But this is just the beginning. At the end of the day, it’s all about execution. There are two techniques that I strongly recommend.

A morning routine is the most critical tactic of living the integrated life – and there are two staples of that routine that I can’t recommend highly enough. The first is dedicated prayer time that includes taking your entire day to the Lord. Ask him what the most important aspects of your upcoming day are and what you need to add and cut from your schedule.

The second piece of your morning routine builds on top of the team planning you’ve just done in prayer. Sit down with your priorities and determine what you’re going to do during the day. Too often people live by their calendars but don’t plan the extraneous things they need to get done. I strongly recommend the technique outlined in David Allen’s book Getting Things Done.

Secondly, I suggest taking the Integrated Life mindset to the nth degree. Find crazy ways to integrate different aspects of your life. I have taken children on business trips and answered conference calls from a baseball diamond. Force yourself to think out of the box and find very deliberate ways to integrate otherwise competing aspects of your life. You will find that the more you do it, the more benefit you will find and the easier it will become.

What’s your favorite way to spend time with your family? How do you connect with them when you are gone and busy so much with your professional life and your company?

There’s no doubt that my favorite family time is on the baseball diamond or soccer field. I absolutely love coaching, and even watching, my kids in sports. Teresa and I share this passion, so, it makes for a great family activity. Of course, all six of the kids aren’t athletes, and with them I try to find other activities that we can do together. We have great 4-square matches, for example.

Dealing with travel is a reality of business. We live in a period of time in which the global economy is a reality. I do my best to limit my travel to every other week, and, unless I’m going overseas, I try to keep each trip to three days and two nights. When I’m gone I use all of my time. I work non-stop on the plane and in the hotel. There are no in-flight movies for me. The more time I can spend getting ahead while on the road, the more time I’m able to spend with the family (or working with one of my favorite apostolates) when I get home.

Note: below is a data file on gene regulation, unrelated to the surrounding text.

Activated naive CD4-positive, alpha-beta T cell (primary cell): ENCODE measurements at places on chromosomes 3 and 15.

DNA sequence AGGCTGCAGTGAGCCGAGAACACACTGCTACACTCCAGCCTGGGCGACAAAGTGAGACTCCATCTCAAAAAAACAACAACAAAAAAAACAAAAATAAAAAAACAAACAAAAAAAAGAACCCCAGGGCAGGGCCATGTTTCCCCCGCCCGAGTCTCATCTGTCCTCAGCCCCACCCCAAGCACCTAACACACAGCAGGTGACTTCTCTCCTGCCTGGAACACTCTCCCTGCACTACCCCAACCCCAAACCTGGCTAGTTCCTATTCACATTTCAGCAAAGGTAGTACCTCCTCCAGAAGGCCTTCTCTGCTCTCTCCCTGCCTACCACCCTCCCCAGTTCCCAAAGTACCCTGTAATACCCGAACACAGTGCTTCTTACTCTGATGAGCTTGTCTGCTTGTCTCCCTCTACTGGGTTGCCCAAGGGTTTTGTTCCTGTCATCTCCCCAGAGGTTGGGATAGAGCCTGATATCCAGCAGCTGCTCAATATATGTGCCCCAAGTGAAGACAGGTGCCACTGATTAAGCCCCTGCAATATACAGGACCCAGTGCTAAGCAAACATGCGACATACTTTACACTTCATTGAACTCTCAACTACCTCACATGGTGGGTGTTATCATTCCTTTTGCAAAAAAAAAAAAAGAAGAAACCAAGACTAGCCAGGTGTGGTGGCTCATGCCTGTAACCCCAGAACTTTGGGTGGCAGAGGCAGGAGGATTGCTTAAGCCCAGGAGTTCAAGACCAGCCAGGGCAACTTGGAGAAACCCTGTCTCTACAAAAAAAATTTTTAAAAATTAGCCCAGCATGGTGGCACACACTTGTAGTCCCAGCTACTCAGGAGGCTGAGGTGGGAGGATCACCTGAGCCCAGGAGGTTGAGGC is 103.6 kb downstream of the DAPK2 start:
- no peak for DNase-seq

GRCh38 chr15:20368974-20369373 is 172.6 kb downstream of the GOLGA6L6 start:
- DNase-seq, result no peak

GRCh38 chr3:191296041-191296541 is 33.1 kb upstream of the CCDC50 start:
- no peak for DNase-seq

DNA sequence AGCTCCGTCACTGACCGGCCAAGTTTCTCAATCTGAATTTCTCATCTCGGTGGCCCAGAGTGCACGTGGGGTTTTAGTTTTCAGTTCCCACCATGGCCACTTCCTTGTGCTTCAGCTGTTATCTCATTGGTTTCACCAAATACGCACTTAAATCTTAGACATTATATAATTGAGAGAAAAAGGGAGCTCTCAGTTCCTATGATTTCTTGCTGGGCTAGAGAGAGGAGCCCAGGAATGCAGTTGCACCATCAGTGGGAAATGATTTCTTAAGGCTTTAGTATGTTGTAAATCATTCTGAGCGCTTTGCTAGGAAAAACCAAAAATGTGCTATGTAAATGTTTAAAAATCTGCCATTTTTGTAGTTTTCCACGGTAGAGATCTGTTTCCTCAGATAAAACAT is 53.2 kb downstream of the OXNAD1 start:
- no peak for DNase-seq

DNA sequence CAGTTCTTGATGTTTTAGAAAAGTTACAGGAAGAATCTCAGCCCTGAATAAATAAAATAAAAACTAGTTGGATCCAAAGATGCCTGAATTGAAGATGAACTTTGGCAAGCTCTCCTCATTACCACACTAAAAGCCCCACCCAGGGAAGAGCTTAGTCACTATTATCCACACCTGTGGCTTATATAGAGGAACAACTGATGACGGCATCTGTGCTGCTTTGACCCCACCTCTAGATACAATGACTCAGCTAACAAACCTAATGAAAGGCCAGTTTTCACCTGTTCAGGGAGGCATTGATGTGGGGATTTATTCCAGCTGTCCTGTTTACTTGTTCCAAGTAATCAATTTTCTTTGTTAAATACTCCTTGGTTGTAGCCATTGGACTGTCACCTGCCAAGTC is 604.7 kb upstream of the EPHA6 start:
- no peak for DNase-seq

What about your Catholic faith is the most critical to your living an integrated life? How does your Catholicism color the way you do business, for example, and how you make decisions about your life?

You can’t live an integrated life without your faith impacting all aspects of your life. I am Catholic. I am a businessman. I don’t run a Catholic business, but I am a Catholic in business. In fact, this is an essential part of the “who” in my integration plan. I have been convinced since my late teens that my calling was to “be in the world but not of the world.”

I think the Church’s social teaching has had the greatest impact on my business. The concept of the dignity of the worker is powerful and it has really been a foundation for how I approach all business endeavors. Both employees and the employer have a great responsibility and the brutal reality is that the Church’s teaching on work can not be summed up by our common language. It is both extremely socialist and extremely capitalist. It crosses the great divide.

And, because I’m a hopeless bookworm, tell us what you’re reading now. (No, it has nothing to do with the rest of the interview. It’s a purely “Sarah asking what Sarah wants to know” question.)

Next up on my list are Do the Work and Turning Pro, by Steven Pressfield. Those will be followed by The Little Book of Talent and Talent Code, by Daniel Coyle. The first set was given to my by Michael Hyatt. The second set was given to me by Joseph’s (my 11-year-old son) baseball coach. Funny how both are related to changing your mindset and putting in the work necessary to excel at what you do. Can you say “living the integrated life”?